Acanthamoeba Keratitis

Acanthamoeba keratitis is a rare, parasitic eye disease. It is caused by Acanthamoeba and may seriously impair vision.

  • Processes: infectious

Overview

Acanthamoeba keratitis (AK) is a rare eye disease caused by amoebae of the genus Acanthamoeba that colonize the cornea of the eye. If left untreated, permanent consequences and even blindness may result from it [1].

In industrialized countries, AK incidence is largely associated with contact lens use. It has been estimated that 85% of all AK cases correspond to individuals wearing contact lenses. Presumably, contact lens use results in numerous but minimal cornea lesions that facilitate tissue colonization by amoebae. If inadequate hygiene measures allow the parasite to reach the protective space between a contact lens and the cornea of the eye, it will invade the tissue through the aforementioned lesions and release proteases until it reaches the corneal stroma.

Symptoms related with AK are unspecific and involve pain, redness, excessive sensibility to light, blurred vision and foreign body sensation. In the advanced stages of the disease, the cornea becomes increasingly cloudy and pain augments. Diagnosis requires detection of parasite stages in histopathological examinations or cultures.

Treatment mainly consists in frequent and prolonged topical administration of antimicrobial agents. Generally, distinct compounds are combined in order to eliminate not only the infective parasite stages, but also the more resilient, permanent ones. After termination of therapy, patients have to be monitored closely for possible recurrences. If patients do not respond to medication, a corneal transplantation may be required.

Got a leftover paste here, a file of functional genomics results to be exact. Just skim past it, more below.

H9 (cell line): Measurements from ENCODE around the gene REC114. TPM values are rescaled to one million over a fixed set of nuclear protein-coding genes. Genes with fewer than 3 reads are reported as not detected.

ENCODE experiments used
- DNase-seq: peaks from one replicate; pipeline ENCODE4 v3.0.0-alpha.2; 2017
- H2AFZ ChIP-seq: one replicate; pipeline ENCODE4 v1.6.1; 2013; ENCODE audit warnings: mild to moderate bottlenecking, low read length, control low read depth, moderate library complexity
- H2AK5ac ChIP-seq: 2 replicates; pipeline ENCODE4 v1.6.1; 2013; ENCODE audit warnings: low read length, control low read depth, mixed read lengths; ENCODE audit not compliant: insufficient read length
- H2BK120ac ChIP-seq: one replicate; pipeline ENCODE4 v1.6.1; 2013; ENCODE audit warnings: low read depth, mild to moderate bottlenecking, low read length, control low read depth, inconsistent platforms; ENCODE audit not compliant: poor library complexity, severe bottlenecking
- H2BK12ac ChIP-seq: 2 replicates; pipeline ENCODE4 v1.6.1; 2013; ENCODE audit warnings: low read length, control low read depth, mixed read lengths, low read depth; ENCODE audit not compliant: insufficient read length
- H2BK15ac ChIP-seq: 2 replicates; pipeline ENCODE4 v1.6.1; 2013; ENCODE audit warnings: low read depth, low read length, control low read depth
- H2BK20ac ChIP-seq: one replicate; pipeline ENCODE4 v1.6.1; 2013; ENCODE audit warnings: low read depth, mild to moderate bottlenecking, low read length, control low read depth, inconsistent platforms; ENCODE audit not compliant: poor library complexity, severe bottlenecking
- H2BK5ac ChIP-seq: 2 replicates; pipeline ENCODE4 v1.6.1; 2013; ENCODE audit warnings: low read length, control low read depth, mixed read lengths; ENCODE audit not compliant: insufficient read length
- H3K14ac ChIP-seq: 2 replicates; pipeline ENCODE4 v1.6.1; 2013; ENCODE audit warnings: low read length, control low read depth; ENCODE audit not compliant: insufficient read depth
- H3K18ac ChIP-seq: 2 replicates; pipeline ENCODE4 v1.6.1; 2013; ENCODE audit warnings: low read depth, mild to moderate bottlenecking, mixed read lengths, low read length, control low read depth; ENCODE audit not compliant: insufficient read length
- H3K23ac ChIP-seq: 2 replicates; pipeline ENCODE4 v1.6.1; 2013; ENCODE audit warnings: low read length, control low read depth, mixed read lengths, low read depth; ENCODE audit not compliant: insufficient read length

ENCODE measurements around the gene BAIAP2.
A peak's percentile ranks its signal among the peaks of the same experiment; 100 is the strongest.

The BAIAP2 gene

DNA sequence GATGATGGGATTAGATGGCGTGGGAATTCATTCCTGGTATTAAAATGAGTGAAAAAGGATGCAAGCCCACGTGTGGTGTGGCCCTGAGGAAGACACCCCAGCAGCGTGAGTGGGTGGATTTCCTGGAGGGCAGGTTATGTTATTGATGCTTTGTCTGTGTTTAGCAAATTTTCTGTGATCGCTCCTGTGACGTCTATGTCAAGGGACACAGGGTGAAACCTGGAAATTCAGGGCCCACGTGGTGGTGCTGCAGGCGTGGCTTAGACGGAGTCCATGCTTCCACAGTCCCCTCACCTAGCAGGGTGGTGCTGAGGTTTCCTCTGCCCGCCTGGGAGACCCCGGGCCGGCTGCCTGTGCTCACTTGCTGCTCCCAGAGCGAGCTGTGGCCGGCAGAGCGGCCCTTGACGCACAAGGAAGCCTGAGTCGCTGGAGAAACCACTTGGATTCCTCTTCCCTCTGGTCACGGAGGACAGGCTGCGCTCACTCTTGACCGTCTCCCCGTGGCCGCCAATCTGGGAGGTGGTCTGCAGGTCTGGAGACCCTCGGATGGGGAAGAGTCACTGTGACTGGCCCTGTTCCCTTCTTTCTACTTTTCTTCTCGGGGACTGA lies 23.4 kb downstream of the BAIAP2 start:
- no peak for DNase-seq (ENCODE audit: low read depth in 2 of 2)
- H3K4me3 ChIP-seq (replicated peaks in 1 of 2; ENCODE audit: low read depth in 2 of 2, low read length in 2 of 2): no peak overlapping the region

Etiology

Causative agents of AK are distinct species of amoeba pertaining to the genus of Acanthamoebae. These parasites may trigger the disease while they exist as infective trophozoites, parasite stages that measure up to 50 μm in diameter and that present filamentous cellular processes called acanthopodia. Acanthamoebae may also exist as non-infective but resilient cysts. Such cysts may resist extreme conditions of temperature, humidity, pH and concentration of chemicals for years and may then give rise to infective trophozoites again [2].

Acanthamoebae may invade the cornea of the eye and this process is largely facilitated by pre-existing, small cornea lesions. There are isolated case descriptions regarding surgical procedures such as radial keratotomy as possible triggers of AK [3] [4]. In industrialized countries however, such lesions are largely associated with contact lens use. Indeed, the majority of AK patients in the United States wears contact lenses [5] [6]. The parasite may survive in the protected space between cornea and contact lens, will not be exposed to constant movements of the eyelid and can then invade the tissue. Inadequate hygiene measures concerning contact lens use increase the risk for AK. This is the case if contact lenses are not appropriately disinfected, if homemade solutions are used for this purpose or if contact lenses are not used as recommended by the manufacturer. AK has also been associated with contact lens use while swimming.

In other countries, however, AK may also be observed in patients who do not use contact lenses [7] [8].

Epidemiology

Considering the etiology of the disease, it is not surprising that AK incidence increased in the United States when disposable contact lenses became available to large parts of the population at the end of the last century [9]. This trend, however, apparently reversed when effective cleaning solutions were marketed.

Estimates regarding the overall incidence of AK range between 1 and 4 per million inhabitants. Among people who wear contact lenses, the incidence has been estimated to be about 1 per 10,000 individuals [10]. Thus, the risk for AK increases up to 100-fold when wearing contact lenses.